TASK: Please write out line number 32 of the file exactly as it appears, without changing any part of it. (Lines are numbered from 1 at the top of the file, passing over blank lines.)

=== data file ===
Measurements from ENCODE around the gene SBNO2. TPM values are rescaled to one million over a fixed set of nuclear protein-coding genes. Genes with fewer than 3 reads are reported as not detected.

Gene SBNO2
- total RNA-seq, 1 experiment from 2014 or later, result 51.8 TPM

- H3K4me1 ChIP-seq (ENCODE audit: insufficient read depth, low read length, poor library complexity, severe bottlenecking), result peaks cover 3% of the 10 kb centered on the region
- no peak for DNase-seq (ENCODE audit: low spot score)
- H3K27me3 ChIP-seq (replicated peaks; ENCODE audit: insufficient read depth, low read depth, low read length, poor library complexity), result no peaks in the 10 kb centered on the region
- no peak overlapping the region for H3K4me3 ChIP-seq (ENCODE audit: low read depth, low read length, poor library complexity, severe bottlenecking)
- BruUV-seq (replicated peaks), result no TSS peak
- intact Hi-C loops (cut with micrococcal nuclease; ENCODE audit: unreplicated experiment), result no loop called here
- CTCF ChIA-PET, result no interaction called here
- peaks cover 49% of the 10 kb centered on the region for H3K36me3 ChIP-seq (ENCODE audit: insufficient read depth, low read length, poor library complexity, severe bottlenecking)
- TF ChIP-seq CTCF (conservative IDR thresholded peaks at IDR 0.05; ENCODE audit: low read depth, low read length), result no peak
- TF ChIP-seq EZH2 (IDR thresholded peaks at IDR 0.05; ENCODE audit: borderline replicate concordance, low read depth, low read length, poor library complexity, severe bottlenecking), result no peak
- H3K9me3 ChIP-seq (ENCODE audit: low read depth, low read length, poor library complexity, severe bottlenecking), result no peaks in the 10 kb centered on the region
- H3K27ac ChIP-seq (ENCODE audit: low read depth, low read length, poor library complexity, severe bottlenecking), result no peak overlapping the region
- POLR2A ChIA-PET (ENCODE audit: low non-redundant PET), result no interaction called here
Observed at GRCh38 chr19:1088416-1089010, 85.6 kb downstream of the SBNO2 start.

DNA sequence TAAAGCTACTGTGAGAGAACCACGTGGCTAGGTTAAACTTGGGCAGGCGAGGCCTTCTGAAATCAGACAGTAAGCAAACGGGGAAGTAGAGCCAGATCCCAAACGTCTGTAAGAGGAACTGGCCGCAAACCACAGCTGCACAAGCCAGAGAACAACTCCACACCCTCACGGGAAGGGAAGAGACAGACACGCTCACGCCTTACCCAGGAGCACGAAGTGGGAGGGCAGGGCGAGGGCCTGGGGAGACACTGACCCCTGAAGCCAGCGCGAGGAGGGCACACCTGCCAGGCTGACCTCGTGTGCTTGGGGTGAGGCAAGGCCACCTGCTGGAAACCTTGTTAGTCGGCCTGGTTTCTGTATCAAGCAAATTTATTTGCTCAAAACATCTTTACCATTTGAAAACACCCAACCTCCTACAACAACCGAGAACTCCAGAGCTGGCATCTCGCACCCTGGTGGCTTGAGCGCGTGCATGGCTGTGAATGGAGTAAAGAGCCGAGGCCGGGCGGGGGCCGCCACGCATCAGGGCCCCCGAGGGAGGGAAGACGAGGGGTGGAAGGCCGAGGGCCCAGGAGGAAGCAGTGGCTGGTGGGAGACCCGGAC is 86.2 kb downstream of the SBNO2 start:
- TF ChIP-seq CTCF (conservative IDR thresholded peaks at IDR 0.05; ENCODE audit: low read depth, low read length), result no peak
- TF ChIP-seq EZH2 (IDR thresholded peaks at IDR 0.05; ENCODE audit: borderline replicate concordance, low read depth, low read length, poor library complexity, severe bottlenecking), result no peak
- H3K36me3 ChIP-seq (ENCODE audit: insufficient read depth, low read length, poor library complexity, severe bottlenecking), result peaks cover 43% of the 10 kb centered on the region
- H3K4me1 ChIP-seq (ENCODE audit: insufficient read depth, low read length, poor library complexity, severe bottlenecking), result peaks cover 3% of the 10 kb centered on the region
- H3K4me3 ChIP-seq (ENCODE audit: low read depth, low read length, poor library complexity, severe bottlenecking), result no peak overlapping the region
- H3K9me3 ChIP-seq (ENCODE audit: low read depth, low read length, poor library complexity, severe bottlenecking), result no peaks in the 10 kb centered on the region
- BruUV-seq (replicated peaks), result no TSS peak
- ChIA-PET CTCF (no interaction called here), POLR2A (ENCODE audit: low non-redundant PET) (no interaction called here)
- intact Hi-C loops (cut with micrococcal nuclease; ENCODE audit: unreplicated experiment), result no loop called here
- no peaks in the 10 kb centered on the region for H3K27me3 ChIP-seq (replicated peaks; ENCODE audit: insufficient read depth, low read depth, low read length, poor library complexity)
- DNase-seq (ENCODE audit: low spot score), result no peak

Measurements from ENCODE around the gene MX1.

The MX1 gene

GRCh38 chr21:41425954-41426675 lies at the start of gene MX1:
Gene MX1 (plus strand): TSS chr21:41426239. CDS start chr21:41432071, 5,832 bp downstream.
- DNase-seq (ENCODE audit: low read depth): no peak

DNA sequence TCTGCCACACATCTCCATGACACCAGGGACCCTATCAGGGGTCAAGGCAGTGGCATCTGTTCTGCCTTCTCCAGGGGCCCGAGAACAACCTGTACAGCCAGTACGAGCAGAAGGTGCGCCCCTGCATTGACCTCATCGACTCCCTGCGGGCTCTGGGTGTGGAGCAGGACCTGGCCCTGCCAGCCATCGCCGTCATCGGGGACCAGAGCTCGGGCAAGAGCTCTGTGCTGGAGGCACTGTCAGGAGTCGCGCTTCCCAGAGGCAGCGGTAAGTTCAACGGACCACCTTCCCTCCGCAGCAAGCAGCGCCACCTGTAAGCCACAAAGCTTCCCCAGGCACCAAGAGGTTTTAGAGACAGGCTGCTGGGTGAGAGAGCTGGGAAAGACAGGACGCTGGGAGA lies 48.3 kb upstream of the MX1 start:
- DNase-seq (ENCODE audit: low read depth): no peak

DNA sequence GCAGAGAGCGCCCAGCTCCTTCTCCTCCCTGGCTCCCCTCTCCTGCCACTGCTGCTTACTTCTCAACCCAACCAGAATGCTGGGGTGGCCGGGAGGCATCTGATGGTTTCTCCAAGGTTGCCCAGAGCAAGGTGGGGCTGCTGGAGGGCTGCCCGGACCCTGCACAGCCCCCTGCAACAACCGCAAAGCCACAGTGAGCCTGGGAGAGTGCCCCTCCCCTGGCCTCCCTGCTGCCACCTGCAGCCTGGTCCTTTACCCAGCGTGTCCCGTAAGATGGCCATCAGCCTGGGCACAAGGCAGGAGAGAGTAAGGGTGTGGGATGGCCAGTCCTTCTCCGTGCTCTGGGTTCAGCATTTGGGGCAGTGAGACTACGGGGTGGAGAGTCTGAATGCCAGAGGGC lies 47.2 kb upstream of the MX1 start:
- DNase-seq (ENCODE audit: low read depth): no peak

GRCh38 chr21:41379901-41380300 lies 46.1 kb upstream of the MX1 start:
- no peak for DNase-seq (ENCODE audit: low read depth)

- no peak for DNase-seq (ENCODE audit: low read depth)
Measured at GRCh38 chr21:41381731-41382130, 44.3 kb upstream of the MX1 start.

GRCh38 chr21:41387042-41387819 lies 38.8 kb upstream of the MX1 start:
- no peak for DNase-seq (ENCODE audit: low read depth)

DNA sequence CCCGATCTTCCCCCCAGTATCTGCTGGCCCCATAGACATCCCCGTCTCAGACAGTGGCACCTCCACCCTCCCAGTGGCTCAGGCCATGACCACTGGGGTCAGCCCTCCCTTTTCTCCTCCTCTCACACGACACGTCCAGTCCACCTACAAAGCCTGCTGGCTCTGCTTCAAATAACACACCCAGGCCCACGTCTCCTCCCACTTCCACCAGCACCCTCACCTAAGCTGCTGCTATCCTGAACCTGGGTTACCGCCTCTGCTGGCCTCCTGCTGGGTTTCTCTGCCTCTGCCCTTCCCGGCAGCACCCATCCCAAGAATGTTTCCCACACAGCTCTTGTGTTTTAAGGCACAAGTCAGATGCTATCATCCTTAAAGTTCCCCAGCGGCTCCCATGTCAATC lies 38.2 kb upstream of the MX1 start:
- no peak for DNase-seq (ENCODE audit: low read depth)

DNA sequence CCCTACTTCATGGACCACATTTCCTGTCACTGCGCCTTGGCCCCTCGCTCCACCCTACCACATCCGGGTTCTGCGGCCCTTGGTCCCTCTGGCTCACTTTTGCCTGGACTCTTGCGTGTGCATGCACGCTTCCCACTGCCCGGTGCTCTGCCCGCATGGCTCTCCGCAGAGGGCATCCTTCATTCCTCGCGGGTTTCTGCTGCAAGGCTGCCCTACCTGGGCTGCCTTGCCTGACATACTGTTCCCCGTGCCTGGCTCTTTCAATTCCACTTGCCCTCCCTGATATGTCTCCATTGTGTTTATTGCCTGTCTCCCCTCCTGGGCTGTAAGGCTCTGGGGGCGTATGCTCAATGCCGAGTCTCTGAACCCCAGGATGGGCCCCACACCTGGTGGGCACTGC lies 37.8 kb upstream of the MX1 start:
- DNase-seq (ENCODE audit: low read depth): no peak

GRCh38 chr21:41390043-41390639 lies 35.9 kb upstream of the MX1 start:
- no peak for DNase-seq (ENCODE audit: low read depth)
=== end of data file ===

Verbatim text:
GRCh38 chr21:41425954-41426675 lies at the start of gene MX1: